Why aren't these streams of liquid merging?

These streams are all the same thing — silicone oil — and they are engaged in a beautiful, yet baffling, display of fluid dynamics. Perhaps if the liquids were like oil and water, this photo would make sense, but these streams are both five-hundred-micrometer-wide streams of silicon oil. Clearly each stream has some internal cohesion, and the same chemical properties. They should be clinging together perfectly, but they aren't.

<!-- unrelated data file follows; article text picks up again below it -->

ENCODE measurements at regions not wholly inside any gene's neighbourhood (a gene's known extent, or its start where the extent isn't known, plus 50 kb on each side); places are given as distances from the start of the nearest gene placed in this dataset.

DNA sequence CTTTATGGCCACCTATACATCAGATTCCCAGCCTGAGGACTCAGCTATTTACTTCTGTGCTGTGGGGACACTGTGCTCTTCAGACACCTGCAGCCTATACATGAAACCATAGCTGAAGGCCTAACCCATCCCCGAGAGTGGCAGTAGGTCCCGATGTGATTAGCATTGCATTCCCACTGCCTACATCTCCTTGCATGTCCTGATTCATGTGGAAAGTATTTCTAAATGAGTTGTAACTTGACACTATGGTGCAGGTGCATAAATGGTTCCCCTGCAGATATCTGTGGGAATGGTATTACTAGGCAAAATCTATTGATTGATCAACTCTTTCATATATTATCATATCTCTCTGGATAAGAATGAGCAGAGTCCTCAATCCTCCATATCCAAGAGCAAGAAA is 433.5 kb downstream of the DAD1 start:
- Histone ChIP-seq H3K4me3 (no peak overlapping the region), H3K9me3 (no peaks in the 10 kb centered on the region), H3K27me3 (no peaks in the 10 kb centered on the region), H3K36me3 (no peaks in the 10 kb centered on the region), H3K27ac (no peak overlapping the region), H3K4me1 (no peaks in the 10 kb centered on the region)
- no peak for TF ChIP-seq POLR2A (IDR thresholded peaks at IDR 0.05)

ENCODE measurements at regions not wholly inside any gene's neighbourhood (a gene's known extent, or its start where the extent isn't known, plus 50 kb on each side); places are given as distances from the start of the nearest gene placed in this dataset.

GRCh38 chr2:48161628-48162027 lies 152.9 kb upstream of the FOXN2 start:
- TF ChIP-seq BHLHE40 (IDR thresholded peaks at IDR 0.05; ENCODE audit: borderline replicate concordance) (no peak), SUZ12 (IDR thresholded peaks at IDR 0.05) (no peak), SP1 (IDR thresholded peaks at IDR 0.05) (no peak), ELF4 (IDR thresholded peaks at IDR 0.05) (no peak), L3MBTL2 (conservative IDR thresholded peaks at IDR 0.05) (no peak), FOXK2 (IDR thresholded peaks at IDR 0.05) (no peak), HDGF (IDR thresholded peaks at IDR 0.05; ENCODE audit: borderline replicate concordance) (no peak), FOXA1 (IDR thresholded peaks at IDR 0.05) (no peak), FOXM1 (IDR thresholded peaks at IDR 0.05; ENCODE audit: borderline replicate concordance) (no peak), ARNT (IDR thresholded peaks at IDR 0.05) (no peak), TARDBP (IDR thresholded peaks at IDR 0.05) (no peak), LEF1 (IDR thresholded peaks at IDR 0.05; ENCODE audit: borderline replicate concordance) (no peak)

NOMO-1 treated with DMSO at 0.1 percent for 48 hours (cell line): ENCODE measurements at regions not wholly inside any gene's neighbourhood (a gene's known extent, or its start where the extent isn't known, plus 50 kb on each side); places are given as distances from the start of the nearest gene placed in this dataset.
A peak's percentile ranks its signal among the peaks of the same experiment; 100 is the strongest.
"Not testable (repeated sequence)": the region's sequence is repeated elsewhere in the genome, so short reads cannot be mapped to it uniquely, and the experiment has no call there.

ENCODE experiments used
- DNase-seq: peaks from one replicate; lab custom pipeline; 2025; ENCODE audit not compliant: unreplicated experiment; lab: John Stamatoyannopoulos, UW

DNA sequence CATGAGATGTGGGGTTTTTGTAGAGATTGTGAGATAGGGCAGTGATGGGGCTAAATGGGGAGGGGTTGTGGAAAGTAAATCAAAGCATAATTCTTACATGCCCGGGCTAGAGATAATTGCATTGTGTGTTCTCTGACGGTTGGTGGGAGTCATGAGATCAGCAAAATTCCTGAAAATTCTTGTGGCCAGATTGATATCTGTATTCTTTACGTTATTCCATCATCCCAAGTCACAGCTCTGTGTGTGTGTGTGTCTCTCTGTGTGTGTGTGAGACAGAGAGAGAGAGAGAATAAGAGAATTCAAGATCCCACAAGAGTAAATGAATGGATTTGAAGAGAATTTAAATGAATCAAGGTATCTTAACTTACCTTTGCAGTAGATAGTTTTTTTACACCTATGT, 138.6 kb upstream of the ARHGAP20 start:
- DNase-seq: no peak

The reason they stay solidly separate because they're not actually touching. The molecules are separated by a tiny stream of air; the air lubricates their movement, so as they rush past each other, more air rushes in to keep the separation going. As long as they don't actually touch, they don't blend, and we see a group of separate structures rather than a merging liquid.

Image: Navish Wadhwa and Sunghwan Jung; Department of Engineering Science and Mechanics, Virginia Polytechnic Institute and State University, Blacksburg, Virginia

Via APS.